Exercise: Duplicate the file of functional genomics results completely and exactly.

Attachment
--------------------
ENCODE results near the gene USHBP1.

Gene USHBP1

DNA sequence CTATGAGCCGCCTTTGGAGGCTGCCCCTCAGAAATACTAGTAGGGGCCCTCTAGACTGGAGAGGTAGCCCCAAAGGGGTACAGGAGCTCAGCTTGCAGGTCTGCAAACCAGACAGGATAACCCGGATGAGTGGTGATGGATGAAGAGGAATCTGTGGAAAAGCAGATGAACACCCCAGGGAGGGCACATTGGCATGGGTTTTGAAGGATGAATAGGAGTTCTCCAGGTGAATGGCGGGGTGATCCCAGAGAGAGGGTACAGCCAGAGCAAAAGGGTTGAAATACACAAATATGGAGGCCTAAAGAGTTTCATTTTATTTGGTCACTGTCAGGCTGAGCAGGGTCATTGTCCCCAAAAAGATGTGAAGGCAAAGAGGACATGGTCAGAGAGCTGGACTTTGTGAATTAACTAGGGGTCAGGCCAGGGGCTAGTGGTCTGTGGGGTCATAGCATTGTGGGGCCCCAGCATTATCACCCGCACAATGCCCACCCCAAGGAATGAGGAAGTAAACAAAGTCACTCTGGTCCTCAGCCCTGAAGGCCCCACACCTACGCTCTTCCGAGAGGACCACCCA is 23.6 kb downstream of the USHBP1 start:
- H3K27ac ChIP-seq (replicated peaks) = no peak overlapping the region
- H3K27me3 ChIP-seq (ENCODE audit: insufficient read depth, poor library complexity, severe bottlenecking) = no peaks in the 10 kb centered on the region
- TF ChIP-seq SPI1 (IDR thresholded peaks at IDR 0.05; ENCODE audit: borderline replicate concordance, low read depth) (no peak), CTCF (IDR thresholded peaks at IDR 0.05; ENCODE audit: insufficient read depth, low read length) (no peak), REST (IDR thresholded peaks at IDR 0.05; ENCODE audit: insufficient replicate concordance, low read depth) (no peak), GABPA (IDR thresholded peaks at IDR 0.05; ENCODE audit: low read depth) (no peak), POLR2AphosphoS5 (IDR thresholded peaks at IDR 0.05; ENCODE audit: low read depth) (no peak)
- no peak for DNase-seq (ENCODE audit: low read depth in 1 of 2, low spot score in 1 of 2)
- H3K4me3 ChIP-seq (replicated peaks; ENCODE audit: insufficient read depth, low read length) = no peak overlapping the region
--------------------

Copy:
ENCODE results near the gene USHBP1.

Gene USHBP1

DNA sequence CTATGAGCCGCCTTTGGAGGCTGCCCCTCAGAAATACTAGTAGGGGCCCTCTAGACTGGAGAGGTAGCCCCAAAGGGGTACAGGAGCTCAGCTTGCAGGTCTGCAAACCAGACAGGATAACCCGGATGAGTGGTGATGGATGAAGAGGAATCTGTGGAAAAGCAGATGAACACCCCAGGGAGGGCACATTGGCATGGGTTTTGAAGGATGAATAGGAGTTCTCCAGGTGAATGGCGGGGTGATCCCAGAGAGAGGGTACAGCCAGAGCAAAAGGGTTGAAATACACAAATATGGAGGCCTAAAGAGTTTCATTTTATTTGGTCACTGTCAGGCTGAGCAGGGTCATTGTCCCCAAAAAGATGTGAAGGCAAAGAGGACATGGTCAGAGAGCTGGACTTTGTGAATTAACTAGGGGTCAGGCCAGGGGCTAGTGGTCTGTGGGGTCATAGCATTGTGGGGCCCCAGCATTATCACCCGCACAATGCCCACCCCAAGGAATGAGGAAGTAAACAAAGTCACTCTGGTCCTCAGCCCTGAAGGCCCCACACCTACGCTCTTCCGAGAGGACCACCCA is 23.6 kb downstream of the USHBP1 start:
- H3K27ac ChIP-seq (replicated peaks) = no peak overlapping the region
- H3K27me3 ChIP-seq (ENCODE audit: insufficient read depth, poor library complexity, severe bottlenecking) = no peaks in the 10 kb centered on the region
- TF ChIP-seq SPI1 (IDR thresholded peaks at IDR 0.05; ENCODE audit: borderline replicate concordance, low read depth) (no peak), CTCF (IDR thresholded peaks at IDR 0.05; ENCODE audit: insufficient read depth, low read length) (no peak), REST (IDR thresholded peaks at IDR 0.05; ENCODE audit: insufficient replicate concordance, low read depth) (no peak), GABPA (IDR thresholded peaks at IDR 0.05; ENCODE audit: low read depth) (no peak), POLR2AphosphoS5 (IDR thresholded peaks at IDR 0.05; ENCODE audit: low read depth) (no peak)
- no peak for DNase-seq (ENCODE audit: low read depth in 1 of 2, low spot score in 1 of 2)
- H3K4me3 ChIP-seq (replicated peaks; ENCODE audit: insufficient read depth, low read length) = no peak overlapping the region